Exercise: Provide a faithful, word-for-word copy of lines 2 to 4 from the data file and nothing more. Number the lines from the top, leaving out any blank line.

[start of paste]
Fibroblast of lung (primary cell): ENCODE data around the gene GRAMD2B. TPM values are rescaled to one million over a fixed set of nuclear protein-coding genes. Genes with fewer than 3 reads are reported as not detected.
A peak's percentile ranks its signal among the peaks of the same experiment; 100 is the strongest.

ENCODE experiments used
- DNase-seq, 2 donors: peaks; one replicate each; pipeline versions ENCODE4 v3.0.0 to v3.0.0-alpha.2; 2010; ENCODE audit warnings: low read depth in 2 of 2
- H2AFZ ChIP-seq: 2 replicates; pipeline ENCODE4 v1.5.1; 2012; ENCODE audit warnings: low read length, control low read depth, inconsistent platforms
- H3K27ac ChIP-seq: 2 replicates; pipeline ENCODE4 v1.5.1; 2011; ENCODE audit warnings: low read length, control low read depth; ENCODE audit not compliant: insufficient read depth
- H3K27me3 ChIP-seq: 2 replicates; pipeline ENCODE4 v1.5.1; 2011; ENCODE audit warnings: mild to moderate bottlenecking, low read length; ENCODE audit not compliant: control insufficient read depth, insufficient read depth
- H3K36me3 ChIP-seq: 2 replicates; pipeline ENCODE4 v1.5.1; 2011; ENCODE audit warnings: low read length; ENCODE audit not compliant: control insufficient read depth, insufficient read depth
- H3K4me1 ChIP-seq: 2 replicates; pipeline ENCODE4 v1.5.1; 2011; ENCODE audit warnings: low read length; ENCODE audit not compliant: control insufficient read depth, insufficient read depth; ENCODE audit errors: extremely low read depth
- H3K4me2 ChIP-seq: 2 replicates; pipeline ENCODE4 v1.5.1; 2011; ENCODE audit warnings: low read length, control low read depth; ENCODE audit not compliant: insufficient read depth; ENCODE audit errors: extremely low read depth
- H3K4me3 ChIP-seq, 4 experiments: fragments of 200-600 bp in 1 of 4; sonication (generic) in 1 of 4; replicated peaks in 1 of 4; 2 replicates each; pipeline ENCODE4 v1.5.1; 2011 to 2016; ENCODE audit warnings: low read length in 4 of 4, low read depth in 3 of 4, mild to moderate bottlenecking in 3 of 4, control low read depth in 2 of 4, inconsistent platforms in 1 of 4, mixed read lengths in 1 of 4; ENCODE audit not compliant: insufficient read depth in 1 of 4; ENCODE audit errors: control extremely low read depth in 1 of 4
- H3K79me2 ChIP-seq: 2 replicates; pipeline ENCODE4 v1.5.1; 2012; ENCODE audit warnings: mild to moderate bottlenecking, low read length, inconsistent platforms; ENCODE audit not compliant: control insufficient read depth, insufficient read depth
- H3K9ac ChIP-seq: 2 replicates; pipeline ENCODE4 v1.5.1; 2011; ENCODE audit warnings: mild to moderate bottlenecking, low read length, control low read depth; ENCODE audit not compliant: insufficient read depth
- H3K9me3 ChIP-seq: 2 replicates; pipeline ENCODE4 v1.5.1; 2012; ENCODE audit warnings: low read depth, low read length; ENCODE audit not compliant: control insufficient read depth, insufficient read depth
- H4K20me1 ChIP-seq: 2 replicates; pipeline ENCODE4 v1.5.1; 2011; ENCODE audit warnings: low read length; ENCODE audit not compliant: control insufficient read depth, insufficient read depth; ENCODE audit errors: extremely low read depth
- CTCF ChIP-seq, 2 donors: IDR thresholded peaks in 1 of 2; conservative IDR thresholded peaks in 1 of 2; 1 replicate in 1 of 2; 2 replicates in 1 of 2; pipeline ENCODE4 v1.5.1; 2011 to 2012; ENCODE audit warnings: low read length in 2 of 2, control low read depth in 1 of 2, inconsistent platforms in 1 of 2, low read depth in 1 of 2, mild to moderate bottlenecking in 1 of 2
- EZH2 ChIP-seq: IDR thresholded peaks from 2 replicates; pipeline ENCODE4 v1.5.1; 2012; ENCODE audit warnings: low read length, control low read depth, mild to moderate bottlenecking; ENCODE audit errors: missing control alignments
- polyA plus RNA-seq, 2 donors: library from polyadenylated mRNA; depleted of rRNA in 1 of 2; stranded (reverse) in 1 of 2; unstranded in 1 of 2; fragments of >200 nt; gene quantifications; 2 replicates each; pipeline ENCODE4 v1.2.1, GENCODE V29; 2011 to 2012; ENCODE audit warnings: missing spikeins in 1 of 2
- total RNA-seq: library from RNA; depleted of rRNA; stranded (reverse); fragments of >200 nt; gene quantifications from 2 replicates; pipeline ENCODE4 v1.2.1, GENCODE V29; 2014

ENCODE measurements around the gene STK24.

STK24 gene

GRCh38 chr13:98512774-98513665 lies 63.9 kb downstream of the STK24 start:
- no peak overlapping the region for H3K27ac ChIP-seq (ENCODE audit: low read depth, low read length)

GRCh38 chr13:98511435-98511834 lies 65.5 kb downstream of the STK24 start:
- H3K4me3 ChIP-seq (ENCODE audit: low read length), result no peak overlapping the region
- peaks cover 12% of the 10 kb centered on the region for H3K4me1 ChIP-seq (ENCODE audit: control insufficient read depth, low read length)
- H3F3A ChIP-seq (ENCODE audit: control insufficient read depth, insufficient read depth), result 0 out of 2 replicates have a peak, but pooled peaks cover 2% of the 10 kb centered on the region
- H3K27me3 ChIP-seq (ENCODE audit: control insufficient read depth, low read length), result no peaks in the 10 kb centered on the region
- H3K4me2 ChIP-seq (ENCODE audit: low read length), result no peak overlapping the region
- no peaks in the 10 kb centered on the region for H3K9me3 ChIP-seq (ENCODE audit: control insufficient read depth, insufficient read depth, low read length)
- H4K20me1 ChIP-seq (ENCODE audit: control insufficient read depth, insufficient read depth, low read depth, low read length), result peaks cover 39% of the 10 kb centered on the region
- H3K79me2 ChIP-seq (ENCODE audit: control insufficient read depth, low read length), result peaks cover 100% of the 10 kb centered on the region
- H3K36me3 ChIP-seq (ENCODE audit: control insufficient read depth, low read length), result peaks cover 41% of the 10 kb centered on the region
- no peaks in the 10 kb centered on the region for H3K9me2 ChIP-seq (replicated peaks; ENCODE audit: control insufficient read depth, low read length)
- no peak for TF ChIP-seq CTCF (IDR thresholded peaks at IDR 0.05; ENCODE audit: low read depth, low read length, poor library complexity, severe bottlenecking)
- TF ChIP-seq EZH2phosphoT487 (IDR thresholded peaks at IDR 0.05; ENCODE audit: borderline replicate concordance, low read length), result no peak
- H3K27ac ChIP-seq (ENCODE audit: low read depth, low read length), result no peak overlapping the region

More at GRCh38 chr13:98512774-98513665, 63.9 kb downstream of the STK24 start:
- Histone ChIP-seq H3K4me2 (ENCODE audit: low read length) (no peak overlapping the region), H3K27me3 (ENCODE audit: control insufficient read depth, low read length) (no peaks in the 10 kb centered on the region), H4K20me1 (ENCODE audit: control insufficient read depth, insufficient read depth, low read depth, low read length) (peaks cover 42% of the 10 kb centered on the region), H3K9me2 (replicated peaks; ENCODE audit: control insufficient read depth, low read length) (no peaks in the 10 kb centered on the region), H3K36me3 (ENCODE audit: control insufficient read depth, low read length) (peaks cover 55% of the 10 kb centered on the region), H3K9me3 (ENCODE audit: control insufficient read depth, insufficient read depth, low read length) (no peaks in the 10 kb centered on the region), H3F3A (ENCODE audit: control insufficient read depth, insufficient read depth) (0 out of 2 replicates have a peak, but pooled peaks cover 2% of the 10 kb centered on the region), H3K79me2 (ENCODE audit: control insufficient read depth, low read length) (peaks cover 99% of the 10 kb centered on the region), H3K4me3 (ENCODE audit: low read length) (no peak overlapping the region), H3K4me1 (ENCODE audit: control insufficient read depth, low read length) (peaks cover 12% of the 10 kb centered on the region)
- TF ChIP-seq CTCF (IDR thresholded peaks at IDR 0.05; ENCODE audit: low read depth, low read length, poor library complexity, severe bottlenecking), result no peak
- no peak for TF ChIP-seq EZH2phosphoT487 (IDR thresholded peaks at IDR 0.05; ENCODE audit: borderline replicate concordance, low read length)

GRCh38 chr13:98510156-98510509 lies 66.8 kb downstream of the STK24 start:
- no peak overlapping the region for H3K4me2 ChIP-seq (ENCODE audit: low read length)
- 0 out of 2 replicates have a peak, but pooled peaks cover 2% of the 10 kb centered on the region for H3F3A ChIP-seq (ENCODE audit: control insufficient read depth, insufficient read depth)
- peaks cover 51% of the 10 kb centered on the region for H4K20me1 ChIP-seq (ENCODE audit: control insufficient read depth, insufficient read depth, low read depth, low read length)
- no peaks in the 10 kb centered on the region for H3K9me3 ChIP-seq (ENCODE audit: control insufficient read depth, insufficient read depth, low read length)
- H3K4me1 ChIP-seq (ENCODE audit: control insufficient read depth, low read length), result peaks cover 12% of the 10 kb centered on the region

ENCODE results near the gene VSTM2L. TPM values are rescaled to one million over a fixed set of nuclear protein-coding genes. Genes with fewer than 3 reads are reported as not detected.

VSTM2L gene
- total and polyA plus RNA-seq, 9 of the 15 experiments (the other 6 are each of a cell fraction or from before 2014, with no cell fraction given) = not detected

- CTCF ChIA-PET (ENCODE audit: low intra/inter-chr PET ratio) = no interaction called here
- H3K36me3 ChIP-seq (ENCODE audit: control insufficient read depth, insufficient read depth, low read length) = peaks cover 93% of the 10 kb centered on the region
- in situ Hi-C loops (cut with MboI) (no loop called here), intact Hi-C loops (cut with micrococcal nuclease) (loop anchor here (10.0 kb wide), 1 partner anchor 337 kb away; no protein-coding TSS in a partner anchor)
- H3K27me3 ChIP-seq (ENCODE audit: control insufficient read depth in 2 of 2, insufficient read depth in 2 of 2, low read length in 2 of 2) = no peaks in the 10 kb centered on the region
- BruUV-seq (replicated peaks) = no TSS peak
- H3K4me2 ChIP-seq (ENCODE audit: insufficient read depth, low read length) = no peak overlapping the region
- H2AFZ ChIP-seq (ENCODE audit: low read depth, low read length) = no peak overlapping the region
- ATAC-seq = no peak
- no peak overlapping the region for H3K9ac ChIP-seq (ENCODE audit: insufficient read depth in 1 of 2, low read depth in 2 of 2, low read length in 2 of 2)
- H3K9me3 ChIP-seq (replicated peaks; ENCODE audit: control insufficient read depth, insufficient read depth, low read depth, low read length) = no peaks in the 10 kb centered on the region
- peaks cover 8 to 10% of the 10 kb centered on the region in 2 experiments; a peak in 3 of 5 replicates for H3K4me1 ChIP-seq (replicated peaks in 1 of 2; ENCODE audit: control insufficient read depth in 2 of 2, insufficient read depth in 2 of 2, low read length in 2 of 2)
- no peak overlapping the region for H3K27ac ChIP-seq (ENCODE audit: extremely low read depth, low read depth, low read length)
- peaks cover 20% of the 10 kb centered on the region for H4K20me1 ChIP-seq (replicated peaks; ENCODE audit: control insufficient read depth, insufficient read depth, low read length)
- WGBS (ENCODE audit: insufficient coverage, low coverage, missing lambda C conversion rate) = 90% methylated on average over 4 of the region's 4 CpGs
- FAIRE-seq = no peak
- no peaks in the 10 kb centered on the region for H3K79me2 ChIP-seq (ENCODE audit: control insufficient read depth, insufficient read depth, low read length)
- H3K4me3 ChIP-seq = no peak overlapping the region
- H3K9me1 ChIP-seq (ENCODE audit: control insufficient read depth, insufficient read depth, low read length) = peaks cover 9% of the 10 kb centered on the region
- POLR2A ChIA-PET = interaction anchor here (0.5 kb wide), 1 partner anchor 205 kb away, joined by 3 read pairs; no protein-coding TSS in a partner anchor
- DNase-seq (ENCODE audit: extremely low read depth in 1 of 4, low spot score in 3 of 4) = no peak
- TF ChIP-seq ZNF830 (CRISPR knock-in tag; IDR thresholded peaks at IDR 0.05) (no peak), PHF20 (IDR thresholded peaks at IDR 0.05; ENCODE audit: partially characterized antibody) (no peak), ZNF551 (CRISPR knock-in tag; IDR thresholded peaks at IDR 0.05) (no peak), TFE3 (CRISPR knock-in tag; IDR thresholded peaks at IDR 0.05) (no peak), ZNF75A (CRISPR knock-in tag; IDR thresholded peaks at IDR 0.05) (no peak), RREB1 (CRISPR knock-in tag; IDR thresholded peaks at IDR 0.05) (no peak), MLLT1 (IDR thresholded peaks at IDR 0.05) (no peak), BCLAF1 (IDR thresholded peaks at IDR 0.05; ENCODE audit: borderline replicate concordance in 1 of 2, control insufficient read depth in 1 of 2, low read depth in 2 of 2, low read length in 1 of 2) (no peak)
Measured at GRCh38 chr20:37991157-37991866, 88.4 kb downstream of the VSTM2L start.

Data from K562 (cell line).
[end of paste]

A peak's percentile ranks its signal among the peaks of the same experiment; 100 is the strongest.

ENCODE experiments used
- DNase-seq, 2 donors: peaks; one replicate each; pipeline versions ENCODE4 v3.0.0 to v3.0.0-alpha.2; 2010; ENCODE audit warnings: low read depth in 2 of 2